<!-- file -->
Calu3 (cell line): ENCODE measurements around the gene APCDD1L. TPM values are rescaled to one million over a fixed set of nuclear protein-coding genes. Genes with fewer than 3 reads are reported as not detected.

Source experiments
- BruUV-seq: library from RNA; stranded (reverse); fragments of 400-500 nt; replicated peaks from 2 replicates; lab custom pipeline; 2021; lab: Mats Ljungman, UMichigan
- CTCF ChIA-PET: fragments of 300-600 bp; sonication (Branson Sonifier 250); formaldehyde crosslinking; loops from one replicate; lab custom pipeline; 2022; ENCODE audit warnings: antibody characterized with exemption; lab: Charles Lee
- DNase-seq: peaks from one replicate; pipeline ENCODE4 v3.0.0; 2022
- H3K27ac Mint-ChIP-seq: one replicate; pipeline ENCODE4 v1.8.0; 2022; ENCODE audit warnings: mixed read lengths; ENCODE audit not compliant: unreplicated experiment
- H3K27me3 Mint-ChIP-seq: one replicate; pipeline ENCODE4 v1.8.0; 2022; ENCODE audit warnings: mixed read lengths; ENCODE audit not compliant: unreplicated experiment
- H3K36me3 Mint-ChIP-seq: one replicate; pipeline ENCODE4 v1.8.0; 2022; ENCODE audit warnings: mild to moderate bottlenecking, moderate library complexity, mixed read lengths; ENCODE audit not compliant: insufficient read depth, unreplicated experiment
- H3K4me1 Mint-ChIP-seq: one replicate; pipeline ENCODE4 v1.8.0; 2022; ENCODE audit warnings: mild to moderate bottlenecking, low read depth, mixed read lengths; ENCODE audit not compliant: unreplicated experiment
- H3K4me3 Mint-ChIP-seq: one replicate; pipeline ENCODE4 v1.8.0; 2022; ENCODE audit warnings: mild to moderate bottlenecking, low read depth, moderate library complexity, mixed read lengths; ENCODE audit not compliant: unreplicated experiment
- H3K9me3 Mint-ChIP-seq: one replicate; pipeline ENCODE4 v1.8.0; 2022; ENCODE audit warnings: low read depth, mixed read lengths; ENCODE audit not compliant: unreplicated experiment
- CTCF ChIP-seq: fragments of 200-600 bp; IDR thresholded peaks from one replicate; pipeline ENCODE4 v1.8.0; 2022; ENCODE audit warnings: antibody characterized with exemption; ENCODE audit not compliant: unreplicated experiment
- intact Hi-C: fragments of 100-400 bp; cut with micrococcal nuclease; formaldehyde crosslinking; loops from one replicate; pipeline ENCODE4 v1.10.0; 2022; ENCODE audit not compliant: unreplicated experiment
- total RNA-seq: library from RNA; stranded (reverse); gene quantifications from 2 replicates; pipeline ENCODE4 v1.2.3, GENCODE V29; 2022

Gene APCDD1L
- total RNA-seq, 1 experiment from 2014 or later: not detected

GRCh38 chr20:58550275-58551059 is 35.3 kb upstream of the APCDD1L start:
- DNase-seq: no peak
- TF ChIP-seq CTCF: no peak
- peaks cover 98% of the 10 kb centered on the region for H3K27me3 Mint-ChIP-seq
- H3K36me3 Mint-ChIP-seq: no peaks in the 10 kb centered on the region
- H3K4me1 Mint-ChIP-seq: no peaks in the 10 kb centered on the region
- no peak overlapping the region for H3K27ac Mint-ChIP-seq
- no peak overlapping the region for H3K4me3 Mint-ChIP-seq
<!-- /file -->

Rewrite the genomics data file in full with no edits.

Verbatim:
Calu3 (cell line): ENCODE measurements around the gene APCDD1L. TPM values are rescaled to one million over a fixed set of nuclear protein-coding genes. Genes with fewer than 3 reads are reported as not detected.

Source experiments
- BruUV-seq: library from RNA; stranded (reverse); fragments of 400-500 nt; replicated peaks from 2 replicates; lab custom pipeline; 2021; lab: Mats Ljungman, UMichigan
- CTCF ChIA-PET: fragments of 300-600 bp; sonication (Branson Sonifier 250); formaldehyde crosslinking; loops from one replicate; lab custom pipeline; 2022; ENCODE audit warnings: antibody characterized with exemption; lab: Charles Lee
- DNase-seq: peaks from one replicate; pipeline ENCODE4 v3.0.0; 2022
- H3K27ac Mint-ChIP-seq: one replicate; pipeline ENCODE4 v1.8.0; 2022; ENCODE audit warnings: mixed read lengths; ENCODE audit not compliant: unreplicated experiment
- H3K27me3 Mint-ChIP-seq: one replicate; pipeline ENCODE4 v1.8.0; 2022; ENCODE audit warnings: mixed read lengths; ENCODE audit not compliant: unreplicated experiment
- H3K36me3 Mint-ChIP-seq: one replicate; pipeline ENCODE4 v1.8.0; 2022; ENCODE audit warnings: mild to moderate bottlenecking, moderate library complexity, mixed read lengths; ENCODE audit not compliant: insufficient read depth, unreplicated experiment
- H3K4me1 Mint-ChIP-seq: one replicate; pipeline ENCODE4 v1.8.0; 2022; ENCODE audit warnings: mild to moderate bottlenecking, low read depth, mixed read lengths; ENCODE audit not compliant: unreplicated experiment
- H3K4me3 Mint-ChIP-seq: one replicate; pipeline ENCODE4 v1.8.0; 2022; ENCODE audit warnings: mild to moderate bottlenecking, low read depth, moderate library complexity, mixed read lengths; ENCODE audit not compliant: unreplicated experiment
- H3K9me3 Mint-ChIP-seq: one replicate; pipeline ENCODE4 v1.8.0; 2022; ENCODE audit warnings: low read depth, mixed read lengths; ENCODE audit not compliant: unreplicated experiment
- CTCF ChIP-seq: fragments of 200-600 bp; IDR thresholded peaks from one replicate; pipeline ENCODE4 v1.8.0; 2022; ENCODE audit warnings: antibody characterized with exemption; ENCODE audit not compliant: unreplicated experiment
- intact Hi-C: fragments of 100-400 bp; cut with micrococcal nuclease; formaldehyde crosslinking; loops from one replicate; pipeline ENCODE4 v1.10.0; 2022; ENCODE audit not compliant: unreplicated experiment
- total RNA-seq: library from RNA; stranded (reverse); gene quantifications from 2 replicates; pipeline ENCODE4 v1.2.3, GENCODE V29; 2022

Gene APCDD1L
- total RNA-seq, 1 experiment from 2014 or later: not detected

GRCh38 chr20:58550275-58551059 is 35.3 kb upstream of the APCDD1L start:
- DNase-seq: no peak
- TF ChIP-seq CTCF: no peak
- peaks cover 98% of the 10 kb centered on the region for H3K27me3 Mint-ChIP-seq
- H3K36me3 Mint-ChIP-seq: no peaks in the 10 kb centered on the region
- H3K4me1 Mint-ChIP-seq: no peaks in the 10 kb centered on the region
- no peak overlapping the region for H3K27ac Mint-ChIP-seq
- no peak overlapping the region for H3K4me3 Mint-ChIP-seq